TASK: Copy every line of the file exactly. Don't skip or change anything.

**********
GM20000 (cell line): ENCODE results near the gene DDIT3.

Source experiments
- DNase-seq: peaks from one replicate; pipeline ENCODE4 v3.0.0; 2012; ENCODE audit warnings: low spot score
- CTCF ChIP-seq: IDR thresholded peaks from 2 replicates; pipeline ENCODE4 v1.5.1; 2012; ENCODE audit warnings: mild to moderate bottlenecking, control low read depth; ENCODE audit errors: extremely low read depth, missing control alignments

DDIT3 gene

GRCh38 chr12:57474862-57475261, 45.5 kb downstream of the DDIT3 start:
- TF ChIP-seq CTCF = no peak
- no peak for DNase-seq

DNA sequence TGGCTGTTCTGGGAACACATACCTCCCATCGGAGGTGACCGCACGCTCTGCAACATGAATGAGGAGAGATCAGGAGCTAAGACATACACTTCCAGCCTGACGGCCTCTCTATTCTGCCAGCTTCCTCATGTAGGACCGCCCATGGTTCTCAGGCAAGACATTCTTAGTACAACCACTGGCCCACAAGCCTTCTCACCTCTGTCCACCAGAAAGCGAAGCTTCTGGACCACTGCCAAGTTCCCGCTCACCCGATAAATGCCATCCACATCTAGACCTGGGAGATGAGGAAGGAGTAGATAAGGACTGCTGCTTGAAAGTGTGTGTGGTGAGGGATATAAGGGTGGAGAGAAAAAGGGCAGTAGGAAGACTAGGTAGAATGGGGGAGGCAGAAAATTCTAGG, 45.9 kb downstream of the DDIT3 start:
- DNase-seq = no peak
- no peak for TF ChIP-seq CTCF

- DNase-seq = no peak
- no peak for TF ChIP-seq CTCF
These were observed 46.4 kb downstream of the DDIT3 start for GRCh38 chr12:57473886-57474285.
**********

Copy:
GM20000 (cell line): ENCODE results near the gene DDIT3.

Source experiments
- DNase-seq: peaks from one replicate; pipeline ENCODE4 v3.0.0; 2012; ENCODE audit warnings: low spot score
- CTCF ChIP-seq: IDR thresholded peaks from 2 replicates; pipeline ENCODE4 v1.5.1; 2012; ENCODE audit warnings: mild to moderate bottlenecking, control low read depth; ENCODE audit errors: extremely low read depth, missing control alignments

DDIT3 gene

GRCh38 chr12:57474862-57475261, 45.5 kb downstream of the DDIT3 start:
- TF ChIP-seq CTCF = no peak
- no peak for DNase-seq

DNA sequence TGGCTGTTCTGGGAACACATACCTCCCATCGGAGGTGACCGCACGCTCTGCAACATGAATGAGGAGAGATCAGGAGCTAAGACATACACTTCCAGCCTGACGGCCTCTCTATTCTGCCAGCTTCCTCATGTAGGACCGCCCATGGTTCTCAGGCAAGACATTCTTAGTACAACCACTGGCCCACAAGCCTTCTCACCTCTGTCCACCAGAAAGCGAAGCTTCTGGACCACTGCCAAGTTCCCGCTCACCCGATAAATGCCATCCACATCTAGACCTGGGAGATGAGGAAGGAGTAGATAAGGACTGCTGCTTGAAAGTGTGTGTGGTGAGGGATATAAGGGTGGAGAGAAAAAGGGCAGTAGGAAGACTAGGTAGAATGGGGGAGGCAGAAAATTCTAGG, 45.9 kb downstream of the DDIT3 start:
- DNase-seq = no peak
- no peak for TF ChIP-seq CTCF

- DNase-seq = no peak
- no peak for TF ChIP-seq CTCF
These were observed 46.4 kb downstream of the DDIT3 start for GRCh38 chr12:57473886-57474285.